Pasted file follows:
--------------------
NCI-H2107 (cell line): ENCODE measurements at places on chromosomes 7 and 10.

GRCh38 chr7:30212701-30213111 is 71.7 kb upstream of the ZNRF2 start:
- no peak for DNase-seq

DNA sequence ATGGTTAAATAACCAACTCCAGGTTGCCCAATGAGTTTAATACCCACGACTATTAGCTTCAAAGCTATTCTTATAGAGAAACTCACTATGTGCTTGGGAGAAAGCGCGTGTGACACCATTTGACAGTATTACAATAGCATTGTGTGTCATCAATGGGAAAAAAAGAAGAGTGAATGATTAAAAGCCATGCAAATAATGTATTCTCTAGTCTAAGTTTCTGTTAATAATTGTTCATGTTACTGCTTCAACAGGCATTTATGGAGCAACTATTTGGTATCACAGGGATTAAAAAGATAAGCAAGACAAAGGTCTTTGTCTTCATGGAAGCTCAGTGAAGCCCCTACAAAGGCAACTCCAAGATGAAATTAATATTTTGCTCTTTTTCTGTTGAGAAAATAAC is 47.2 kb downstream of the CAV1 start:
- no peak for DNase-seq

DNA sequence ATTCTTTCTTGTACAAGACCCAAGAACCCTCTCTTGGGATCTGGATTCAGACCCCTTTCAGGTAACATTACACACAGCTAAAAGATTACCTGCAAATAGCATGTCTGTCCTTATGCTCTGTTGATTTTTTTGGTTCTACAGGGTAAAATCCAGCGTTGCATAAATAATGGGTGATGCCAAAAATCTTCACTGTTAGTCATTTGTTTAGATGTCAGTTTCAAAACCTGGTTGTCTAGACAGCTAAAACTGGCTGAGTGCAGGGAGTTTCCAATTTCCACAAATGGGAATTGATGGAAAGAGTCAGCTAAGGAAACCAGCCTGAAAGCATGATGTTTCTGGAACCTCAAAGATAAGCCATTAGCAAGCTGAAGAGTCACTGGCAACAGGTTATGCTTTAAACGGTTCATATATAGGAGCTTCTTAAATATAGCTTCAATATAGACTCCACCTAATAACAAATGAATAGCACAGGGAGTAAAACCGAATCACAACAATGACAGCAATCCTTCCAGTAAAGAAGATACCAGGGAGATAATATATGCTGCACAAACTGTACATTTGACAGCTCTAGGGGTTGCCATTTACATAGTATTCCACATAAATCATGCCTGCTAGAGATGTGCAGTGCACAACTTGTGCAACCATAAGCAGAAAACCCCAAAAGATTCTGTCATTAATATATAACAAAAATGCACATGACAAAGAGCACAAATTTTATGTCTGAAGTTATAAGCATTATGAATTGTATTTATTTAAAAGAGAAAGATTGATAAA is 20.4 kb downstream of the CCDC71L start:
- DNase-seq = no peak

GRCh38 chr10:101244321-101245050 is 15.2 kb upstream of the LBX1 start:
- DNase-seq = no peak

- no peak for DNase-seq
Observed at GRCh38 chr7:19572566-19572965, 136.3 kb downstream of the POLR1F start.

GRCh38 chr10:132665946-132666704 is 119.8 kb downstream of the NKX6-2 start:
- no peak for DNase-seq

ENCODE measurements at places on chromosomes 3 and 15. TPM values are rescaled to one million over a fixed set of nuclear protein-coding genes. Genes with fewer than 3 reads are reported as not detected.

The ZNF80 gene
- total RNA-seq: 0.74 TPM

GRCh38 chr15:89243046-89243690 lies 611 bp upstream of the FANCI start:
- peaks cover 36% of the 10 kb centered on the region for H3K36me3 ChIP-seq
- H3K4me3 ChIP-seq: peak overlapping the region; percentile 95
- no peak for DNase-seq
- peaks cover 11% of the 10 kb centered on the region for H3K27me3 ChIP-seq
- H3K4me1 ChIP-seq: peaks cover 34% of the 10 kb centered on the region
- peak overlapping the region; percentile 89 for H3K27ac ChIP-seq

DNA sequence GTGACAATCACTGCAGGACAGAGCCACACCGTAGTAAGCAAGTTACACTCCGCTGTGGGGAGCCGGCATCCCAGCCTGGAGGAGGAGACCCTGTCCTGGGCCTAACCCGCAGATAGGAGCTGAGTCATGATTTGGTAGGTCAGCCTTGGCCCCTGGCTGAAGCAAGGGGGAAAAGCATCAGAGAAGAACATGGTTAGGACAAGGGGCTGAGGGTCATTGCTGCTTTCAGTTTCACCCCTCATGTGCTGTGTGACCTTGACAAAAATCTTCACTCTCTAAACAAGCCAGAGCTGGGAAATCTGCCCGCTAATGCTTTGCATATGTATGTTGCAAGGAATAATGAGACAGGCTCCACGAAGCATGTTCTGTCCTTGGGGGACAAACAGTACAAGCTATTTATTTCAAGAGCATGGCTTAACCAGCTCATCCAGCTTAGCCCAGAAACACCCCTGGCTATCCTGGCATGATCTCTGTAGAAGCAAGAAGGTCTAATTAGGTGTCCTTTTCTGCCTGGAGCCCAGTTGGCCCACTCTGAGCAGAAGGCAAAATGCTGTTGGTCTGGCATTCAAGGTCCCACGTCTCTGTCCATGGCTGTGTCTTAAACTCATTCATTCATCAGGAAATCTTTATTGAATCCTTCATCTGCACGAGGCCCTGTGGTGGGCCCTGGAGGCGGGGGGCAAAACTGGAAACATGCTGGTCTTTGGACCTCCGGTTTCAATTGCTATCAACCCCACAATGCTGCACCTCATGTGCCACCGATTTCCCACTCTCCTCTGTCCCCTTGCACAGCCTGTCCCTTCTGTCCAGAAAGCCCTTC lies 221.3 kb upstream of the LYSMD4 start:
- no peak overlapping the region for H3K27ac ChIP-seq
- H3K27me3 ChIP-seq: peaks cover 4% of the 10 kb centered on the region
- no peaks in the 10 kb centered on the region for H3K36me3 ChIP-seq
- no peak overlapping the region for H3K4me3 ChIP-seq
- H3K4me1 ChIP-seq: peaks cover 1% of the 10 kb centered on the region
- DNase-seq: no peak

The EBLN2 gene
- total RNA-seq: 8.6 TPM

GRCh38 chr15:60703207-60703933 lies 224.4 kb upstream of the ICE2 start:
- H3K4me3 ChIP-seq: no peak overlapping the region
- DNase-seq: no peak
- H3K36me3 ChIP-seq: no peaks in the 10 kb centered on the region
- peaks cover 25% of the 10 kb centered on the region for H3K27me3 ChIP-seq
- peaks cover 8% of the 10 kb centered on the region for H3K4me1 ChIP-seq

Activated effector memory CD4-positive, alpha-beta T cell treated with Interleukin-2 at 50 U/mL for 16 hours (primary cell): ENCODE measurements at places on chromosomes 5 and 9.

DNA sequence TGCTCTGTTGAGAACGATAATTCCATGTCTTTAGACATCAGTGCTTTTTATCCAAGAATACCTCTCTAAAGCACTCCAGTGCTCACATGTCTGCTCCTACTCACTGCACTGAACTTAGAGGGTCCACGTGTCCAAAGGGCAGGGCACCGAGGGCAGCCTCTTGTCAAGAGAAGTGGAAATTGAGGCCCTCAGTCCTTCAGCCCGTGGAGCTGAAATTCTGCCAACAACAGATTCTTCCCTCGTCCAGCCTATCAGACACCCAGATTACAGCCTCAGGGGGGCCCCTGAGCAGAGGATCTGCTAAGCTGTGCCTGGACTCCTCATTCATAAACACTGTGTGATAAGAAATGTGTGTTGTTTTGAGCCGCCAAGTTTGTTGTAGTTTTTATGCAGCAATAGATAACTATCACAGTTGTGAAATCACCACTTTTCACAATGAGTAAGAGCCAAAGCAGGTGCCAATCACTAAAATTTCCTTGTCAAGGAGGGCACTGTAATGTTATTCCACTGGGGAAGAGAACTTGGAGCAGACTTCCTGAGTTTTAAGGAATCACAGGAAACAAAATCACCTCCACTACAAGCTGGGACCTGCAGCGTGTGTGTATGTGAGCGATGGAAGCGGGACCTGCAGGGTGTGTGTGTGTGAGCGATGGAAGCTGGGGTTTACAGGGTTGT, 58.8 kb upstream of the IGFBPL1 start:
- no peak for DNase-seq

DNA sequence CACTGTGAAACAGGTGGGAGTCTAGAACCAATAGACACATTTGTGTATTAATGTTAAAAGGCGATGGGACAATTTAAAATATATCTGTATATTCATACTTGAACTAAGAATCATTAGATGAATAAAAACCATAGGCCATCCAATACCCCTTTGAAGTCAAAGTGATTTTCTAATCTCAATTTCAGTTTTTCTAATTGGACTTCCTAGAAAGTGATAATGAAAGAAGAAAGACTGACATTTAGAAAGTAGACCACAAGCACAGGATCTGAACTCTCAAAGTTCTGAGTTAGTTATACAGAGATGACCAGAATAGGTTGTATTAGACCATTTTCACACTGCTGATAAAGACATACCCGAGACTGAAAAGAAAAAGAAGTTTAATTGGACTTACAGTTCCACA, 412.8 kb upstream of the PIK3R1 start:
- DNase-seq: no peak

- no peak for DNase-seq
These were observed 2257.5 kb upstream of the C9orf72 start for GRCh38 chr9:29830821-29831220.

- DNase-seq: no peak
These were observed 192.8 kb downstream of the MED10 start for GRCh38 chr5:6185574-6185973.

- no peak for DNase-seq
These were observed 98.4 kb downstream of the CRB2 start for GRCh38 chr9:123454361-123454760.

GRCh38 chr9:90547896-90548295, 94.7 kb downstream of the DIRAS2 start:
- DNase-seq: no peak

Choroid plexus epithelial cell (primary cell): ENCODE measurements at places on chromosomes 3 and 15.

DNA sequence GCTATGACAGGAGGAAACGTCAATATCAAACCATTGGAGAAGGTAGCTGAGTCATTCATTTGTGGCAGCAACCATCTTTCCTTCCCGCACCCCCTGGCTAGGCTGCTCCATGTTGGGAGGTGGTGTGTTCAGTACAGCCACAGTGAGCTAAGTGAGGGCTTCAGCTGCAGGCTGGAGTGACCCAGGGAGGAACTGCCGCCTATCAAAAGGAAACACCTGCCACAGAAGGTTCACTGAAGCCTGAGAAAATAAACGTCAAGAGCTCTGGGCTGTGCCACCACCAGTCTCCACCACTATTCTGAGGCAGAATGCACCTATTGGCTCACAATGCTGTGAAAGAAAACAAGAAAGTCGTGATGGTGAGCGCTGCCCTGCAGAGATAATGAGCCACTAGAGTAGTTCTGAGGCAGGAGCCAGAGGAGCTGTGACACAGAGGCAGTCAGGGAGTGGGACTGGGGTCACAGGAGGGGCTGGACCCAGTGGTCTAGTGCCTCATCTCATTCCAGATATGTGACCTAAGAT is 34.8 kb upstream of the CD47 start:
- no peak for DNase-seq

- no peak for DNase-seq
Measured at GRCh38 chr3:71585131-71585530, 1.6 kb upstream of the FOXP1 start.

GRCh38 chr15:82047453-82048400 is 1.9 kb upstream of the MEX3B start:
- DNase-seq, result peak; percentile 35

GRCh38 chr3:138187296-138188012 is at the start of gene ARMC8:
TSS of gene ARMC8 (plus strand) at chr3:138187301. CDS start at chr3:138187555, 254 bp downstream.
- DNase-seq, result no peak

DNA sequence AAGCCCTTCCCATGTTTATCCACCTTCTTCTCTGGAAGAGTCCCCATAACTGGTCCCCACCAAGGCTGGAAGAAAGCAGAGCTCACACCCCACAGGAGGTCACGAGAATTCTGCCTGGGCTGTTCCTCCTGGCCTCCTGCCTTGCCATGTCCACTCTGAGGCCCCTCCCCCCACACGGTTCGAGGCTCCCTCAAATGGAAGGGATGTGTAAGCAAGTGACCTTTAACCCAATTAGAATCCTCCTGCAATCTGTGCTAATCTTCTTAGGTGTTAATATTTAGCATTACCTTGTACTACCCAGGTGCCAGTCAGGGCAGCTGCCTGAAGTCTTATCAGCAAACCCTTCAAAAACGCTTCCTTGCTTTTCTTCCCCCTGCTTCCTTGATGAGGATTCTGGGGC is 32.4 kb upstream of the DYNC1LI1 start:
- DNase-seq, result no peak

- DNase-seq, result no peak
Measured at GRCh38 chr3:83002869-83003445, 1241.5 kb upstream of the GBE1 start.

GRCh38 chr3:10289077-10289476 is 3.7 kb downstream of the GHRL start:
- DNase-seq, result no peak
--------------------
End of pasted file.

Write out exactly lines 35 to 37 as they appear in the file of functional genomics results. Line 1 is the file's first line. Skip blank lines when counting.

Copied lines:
- DNase-seq: no peak
- H3K36me3 ChIP-seq: no peaks in the 10 kb centered on the region
- peaks cover 25% of the 10 kb centered on the region for H3K27me3 ChIP-seq